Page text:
It was observed that the obstacles to effective intervention by the co-pilot were psychological and cultural. Pilots in command, captains of their aircraft, were generally senior in rank, and older and far more experienced than a typical co-pilot. With that seniority went an assumption of respect. Junior pilots did not correct their seniors; they deferred to them. The eventual solution was to equalise the two roles in the cockpit, to designate them according to function and not to seniority.
At various stages in the flight either captain or co-pilot would take control of the aircraft, and the job of the other one was to watch the first. So regardless of seniority, whoever had control was designated Pilot Flying (PF) and whoever wasn't actually flying was designed Pilot Monitoring (PM). The PM's role was to cross-check the actions of the PF and to speak up if he or she saw anything out of place. Thus the authority gradient on the flight deck was made flat.
Aviation safety experts have been called in to advise in other spheres where an authority gradient was seen to operate potentially harmfully, most obviously in hospital operating theatres. There is no easy PF/PM solution in such cases, but it has been made clear to all theatre personnel that even the most junior person present has a bounden duty to speak up if they see something going amiss. And they would not be censored for it, even if the surgeon in charge is the most eminent man in his field.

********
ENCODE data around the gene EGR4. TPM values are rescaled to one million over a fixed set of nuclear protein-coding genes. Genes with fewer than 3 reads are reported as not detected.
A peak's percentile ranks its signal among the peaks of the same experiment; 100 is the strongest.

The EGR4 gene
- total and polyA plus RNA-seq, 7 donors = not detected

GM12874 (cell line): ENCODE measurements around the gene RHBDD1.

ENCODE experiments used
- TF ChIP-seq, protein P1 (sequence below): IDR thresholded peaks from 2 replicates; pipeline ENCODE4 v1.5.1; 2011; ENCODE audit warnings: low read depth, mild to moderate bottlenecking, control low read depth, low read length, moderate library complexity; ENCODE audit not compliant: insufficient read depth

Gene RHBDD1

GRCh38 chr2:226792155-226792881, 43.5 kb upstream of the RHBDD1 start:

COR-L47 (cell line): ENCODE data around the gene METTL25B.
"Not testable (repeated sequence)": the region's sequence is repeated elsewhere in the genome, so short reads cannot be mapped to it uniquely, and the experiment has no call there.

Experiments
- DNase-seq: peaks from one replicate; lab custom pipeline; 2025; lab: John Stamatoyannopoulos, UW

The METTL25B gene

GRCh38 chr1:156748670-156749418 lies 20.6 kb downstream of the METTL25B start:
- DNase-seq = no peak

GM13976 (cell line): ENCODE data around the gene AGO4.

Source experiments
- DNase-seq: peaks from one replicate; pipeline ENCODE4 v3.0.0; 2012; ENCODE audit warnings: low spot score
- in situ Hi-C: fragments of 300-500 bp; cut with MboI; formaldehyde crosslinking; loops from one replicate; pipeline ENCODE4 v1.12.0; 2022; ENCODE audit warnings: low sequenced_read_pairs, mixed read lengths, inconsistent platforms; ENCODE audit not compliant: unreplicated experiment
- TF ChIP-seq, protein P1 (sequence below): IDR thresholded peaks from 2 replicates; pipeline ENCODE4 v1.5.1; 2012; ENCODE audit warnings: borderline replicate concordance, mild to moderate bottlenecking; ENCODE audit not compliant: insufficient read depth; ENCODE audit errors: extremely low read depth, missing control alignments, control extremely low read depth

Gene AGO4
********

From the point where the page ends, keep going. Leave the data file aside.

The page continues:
The authority gradient in the Catholic Church is just as dangerous. But if the bishop is the PF, who is the PM? Traditionally the only monitoring of the exercise of episcopal authority comes from Rome's occasional and long-distance supervision. Here, the authority gradient flows upwards. But it doesn't work very well, as recent events have shown; a lot of the time it doesn't work at all and bishops are in effect answerable to nobody. The same authority gradient occurs in every parish, where monitoring the conduct of the average parish clergy - however holy and well-meaning he may be - is extremely difficult if not impossible. In theory, like his bishop, he is answerable to those above him. In effect, hardly at all. These are in effect potential structures of sin - social systems without an inbuilt capacity to correct abuse and even likely to encourage it, which would therefore share moral responsibility if the abuse occurred.
There is no easy way of flattening the clericalist authority gradient in the Catholic Church in a manner similar to the aviation cockpit or surgical operating theatre solutions. A more radical idea is needed. It probably requires making all those who exercise authority in the church answerable to those directly affected - answerability downwards. A bishop has to be held responsible by his diocese for his administration thereof. And those to whom they become answerable have to be empowered, like Pilots Monitoring, to challenge any mistakes they see without fear or favour. That may take a whole change of style, to dismantle all the trappings of aristocracy which still surround bishops and puts them on a pedestal, but also puts them out of reach of honest criticism.
If the present structure is a structure of sin, sin committed not by individuals in the Church but by the Church as a whole, then as a condition of forgiveness there has to be repentance and a firm purpose of amendment, by the Church as a whole. Many will find it hard to swallow: the exercise of power is too enjoyable to share. The habit that sees the laity as essentially there to pray, pay and obey has not gone away. But if the Church is not yet ready to be forgiven its trespasses, that is because it has not yet realised the extent to which it has trespassed.